Another NHW11 tire thread . . .

Discussion in 'Generation 1 Prius Discussion' started by bwilson4web, Sep 8, 2010.

  1. bwilson4web

    bwilson4web i3 and Prime

    Joined:
    Nov 25, 2005
    23,146
    12,991
    0
    Location:
    Huntsville AL with 2014 BMW i3-REx
    Vehicle:
    2017 Prius Prime
    Model:
    Prime Plus
    After getting their OK, I'm posting some PM comments:
    I wanted to address some thoughts in a public forum: brand and alignment.

    Consumer Reports lists the Sumitomo T4s as one of 4-5, low rolling resistance tires. My local Toyota Service shop sells them as replacements for both of our Prius. Better still, they are affordable. Their only drawback is they are not highly rated on ice and snow. But these are what I consider the important specs from Tire Rack:
    Column 1 Column 2 Column 3 Column 4 Column 5 Column 6 Column 7
    0 size revs per mile comments
    1 175/65R14 919 Same aspect ratio (the 'size') as OEM tire slightly smaller diameter leads to speedometer reporting faster than true speed and trip meter slightly better than true MPG even if calculating MPG from the pump. The indicated distances are longer than real. Due to weight rating of original tires the 51 psi maximum sidewall makes up the difference. If non-technical folks often drive the car these tires work best by leading to more modest speeds and the appearance of 'rosy' MPG numbers.
    2 175/65R14 902 Original OEM tires were XL rated at 1 102 lbs at 35 psi. Sad to say tire shops use the door jam pressure rating and will deflate tires leading to an over weight condition. Just get used to fixing the tire pressure after leaving the shop.
    3 175/70R14 886 Slightly larger diameter than the OEM tire the speedometer display lower than true speed and MPG shows lower than real. However the adjusted calculated MPG is solid and driving the posted speed limit no problem.
    4 195/70R14 849 These are the largest that fit without interference but with significant speedometer and tripmeter error. Only recommended if using a GPS speedometer (aka. Garmin nuvi works nicely.) So far little or no impact on the adjust MPG but it does allow hybrid operation up to a true speed of ~45 mph versus 42 mph on the OEM tires. This extra 5 mph of hybrid operation (aka. engine off) can significantly improve city mileage.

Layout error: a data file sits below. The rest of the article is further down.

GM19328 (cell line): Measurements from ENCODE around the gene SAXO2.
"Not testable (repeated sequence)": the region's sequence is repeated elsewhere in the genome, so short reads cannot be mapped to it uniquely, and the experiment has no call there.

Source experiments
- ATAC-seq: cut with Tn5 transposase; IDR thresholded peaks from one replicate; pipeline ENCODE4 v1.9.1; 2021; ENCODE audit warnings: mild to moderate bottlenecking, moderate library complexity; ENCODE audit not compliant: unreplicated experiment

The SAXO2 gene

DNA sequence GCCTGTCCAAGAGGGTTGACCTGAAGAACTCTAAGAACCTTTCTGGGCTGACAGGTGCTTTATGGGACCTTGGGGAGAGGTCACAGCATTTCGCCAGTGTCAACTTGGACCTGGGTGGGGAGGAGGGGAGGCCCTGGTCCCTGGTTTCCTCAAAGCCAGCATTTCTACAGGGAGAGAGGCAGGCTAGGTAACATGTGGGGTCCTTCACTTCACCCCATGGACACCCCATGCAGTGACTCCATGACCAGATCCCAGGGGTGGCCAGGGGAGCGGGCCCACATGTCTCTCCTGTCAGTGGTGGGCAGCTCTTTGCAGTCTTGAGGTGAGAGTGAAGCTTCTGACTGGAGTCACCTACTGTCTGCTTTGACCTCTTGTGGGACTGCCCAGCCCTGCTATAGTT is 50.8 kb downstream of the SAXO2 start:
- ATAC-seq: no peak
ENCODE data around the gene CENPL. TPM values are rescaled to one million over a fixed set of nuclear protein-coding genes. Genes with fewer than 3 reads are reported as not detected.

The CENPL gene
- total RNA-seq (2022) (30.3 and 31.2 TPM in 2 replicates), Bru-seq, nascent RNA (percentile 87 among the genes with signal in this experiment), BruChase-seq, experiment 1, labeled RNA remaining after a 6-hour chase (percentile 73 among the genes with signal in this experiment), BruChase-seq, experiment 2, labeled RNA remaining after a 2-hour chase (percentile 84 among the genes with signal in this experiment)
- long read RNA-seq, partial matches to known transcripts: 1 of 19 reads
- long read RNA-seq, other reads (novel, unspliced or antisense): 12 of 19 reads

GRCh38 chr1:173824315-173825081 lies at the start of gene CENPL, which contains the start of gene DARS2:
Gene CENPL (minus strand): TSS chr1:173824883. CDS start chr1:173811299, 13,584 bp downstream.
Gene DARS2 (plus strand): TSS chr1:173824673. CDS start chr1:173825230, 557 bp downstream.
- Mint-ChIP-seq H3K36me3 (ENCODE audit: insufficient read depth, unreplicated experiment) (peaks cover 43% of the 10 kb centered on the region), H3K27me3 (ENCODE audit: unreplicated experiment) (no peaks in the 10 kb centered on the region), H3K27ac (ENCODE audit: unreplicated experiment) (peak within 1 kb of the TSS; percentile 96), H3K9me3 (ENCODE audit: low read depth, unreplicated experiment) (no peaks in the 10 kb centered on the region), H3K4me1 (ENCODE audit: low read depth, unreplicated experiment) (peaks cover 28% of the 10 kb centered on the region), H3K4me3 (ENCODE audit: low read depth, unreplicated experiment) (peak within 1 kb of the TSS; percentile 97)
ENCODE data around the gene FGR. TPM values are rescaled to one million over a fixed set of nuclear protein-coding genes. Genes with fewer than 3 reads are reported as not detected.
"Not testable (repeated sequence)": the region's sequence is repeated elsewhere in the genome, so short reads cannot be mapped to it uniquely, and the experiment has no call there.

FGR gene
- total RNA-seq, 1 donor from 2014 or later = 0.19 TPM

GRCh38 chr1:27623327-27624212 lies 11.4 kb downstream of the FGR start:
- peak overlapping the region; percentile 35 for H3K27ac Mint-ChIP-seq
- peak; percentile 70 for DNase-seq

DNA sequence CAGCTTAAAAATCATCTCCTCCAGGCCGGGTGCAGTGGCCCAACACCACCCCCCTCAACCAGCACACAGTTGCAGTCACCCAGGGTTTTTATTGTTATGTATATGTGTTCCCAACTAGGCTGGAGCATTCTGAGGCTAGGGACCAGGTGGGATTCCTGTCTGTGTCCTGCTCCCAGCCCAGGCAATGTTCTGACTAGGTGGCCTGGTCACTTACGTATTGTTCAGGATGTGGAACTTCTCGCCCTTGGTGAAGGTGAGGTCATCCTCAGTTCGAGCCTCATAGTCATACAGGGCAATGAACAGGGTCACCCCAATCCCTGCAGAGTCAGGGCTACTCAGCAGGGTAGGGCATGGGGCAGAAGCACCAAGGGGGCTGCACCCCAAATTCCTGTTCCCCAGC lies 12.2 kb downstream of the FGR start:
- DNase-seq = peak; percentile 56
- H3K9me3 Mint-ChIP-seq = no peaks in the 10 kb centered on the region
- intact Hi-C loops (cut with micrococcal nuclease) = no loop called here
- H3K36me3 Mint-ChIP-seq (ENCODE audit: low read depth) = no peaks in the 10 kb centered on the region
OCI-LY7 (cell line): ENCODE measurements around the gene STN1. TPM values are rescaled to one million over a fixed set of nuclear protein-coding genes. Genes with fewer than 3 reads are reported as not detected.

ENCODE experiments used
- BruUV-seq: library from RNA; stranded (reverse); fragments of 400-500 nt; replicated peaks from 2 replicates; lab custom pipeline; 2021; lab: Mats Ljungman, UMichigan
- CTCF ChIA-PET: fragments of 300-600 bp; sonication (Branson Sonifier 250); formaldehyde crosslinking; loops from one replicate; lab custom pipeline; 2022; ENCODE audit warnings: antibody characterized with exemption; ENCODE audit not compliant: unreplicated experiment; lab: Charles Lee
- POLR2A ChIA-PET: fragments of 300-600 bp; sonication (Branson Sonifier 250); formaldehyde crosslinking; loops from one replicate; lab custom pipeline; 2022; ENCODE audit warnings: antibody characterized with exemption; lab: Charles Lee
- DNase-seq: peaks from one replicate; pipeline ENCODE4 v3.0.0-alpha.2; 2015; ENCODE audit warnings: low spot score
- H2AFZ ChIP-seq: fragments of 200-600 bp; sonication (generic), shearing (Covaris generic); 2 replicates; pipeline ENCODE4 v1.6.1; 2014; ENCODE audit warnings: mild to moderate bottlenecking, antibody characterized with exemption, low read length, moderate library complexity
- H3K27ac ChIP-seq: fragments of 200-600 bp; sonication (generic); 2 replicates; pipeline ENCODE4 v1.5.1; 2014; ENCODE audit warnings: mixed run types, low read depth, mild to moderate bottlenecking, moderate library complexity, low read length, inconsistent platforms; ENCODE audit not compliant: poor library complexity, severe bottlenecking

There are at least 3-4 other, low rolling resistance tires but I don't have operational data with them.

    My original tires were Master Craft (Sears) and they showed:
    • Inner edge wear - the center tread was still good but the inner edges were down to the wear makers.
    • Scalloping - felt more than visible, it was obvious something was wrong with the alignment.
    I bought Firestones life-time alignment service from Firestone which I use every Spring and Fall when I have them rotated. This lets me spot problems before the rubber is worn off the tires. At ~$140, it is not a trivial expense but I've gotten two dozen alignment reports, about $6/alignment. Best of all, it is for the life of the vehicle, not the tires. I've just started my 3d set of Sumitomo T4s. <GRINS>

    The alignment showed two problems:
    • passenger camber excessive - the top of the front tire tilted too much towards the vehicle. Attempts to release and tighten the bolt failed to make a measureable change so I ordered the next size up, front caster alignment bolt, ~$5.00 and brought both front tires well into the "green zone" on camber. Toe is easly handled by any stop.
    • rear tire toe and camber too much - the rear tires were both tilted in too much at the top, camber, and their front too much towards the center of the car, toe but these are normally not adjustable. That led to metal shims eventually replaced by EZ-shim. Note that the rear axle is supposed to 'pivot' a little so the toe-to-toe values can change but the total toe would remain the same.
    NOTE: I have no business relationship with Specialty Products other than being a satisfied customer.

    You might see if whoever is doing your tires might be willing to estimate getting the camber bolt and front camber reduced to minimum and EZ shims on to optimize the rear tire camber and toe. As for life-time alignment, you could offer to let them do two tire rotations per year, fair price, and double check the alignment. That is what life-time alignment means to me, I bring my car in for Firestone rotation, they report 'I don't know about that water pump belt' which I decline and everyone is happy. (Heck, I think they are just happy to have a customer who doesn't bitch and knows what he is talking about.)

    One last suggestion, go ahead and take a flash photo of all four tires. The flash will throw shadows and let everyone get a feel for what has been going on and you can't beat our rates!

    Bob Wilson
     
  2. kmc6566

    kmc6566 Junior Member

    Joined:
    Dec 2, 2008
    56
    11
    0
    Location:
    England, AR
    Vehicle:
    2009 Prius
    Model:
    III
    I will go ahead and take some pictures of the old tires. The shims are a good idea but I'm not good enough to go that route. I will have to live with just getting the car aligned.

    Once I have the car aligned with the sumitomos on it I will post the results as far as gas mileage goes and what the change is to the speedometer as opposed to what the actual speed is.
     
Loading...